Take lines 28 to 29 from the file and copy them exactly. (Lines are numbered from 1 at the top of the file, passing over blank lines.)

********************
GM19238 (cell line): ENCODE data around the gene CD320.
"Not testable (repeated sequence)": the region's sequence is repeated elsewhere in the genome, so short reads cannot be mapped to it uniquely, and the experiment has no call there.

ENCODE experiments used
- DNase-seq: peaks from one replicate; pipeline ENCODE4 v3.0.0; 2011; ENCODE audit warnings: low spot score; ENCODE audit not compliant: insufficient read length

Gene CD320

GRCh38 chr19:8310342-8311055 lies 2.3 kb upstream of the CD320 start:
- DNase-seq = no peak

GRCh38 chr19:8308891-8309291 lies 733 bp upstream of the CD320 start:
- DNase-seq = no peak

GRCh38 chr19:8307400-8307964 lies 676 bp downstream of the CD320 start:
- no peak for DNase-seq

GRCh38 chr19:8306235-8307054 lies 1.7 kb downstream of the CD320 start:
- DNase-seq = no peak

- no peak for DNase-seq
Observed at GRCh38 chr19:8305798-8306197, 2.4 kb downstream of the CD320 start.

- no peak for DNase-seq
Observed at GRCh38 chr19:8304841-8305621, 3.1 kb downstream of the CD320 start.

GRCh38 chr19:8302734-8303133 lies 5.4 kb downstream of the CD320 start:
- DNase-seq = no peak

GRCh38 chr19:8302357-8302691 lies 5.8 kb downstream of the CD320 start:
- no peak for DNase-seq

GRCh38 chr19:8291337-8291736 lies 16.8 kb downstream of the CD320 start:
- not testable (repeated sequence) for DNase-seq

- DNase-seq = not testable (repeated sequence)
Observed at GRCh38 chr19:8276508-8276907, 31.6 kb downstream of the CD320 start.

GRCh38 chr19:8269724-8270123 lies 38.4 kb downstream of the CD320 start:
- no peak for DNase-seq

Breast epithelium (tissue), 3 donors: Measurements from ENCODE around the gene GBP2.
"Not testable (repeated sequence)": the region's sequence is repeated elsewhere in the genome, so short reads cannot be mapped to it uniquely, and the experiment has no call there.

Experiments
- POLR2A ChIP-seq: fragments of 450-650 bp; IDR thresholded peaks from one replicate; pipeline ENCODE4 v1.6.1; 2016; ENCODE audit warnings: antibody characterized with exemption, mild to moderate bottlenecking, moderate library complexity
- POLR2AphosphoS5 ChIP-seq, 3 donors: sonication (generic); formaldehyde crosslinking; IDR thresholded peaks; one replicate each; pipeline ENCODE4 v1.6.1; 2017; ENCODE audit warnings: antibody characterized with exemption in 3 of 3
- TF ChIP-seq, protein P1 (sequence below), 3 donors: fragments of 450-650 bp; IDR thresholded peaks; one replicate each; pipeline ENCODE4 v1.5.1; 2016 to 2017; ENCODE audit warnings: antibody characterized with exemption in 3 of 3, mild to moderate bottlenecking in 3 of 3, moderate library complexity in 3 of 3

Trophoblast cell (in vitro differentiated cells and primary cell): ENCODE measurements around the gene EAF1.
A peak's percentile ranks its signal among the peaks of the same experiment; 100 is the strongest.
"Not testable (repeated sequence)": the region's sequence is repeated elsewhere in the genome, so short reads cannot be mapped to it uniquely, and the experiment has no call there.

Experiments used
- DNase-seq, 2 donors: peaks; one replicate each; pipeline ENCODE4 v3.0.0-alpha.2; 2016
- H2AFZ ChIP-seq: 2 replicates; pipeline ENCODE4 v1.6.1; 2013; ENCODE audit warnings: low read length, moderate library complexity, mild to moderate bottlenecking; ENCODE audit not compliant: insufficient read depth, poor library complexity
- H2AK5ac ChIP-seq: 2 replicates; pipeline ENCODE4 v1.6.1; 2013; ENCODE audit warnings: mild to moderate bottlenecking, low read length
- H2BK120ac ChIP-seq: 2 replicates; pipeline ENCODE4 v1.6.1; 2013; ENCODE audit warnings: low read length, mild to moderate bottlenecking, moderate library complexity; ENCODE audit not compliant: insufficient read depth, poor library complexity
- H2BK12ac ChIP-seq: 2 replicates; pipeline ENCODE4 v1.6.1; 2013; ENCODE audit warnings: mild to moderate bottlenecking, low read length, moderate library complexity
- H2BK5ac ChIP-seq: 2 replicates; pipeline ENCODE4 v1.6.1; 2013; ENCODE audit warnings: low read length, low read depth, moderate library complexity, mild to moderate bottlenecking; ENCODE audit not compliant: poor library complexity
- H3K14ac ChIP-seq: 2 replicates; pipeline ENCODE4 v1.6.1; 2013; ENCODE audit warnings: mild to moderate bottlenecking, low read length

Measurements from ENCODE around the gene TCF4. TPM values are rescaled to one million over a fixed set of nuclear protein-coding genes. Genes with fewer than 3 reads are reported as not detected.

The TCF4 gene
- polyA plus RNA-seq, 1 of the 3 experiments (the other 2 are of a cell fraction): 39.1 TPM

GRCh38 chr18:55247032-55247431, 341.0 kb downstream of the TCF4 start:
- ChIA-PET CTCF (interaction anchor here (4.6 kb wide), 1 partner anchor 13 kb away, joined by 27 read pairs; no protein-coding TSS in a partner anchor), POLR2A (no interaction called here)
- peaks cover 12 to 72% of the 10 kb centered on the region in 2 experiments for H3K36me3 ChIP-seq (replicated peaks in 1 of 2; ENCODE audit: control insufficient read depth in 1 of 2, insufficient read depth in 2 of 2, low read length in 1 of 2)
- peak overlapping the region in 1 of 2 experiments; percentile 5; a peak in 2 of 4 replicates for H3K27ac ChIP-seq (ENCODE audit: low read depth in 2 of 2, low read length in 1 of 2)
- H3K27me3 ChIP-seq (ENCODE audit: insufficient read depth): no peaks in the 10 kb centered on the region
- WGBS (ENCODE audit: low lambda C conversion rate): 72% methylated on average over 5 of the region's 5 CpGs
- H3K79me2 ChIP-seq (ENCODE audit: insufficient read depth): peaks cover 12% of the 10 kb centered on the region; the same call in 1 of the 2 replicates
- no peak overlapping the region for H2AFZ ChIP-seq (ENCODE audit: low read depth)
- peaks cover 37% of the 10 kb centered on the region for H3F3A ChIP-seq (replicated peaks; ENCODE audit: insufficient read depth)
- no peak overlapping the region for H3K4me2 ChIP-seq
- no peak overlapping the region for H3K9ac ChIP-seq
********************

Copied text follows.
Breast epithelium (tissue), 3 donors: Measurements from ENCODE around the gene GBP2.
"Not testable (repeated sequence)": the region's sequence is repeated elsewhere in the genome, so short reads cannot be mapped to it uniquely, and the experiment has no call there.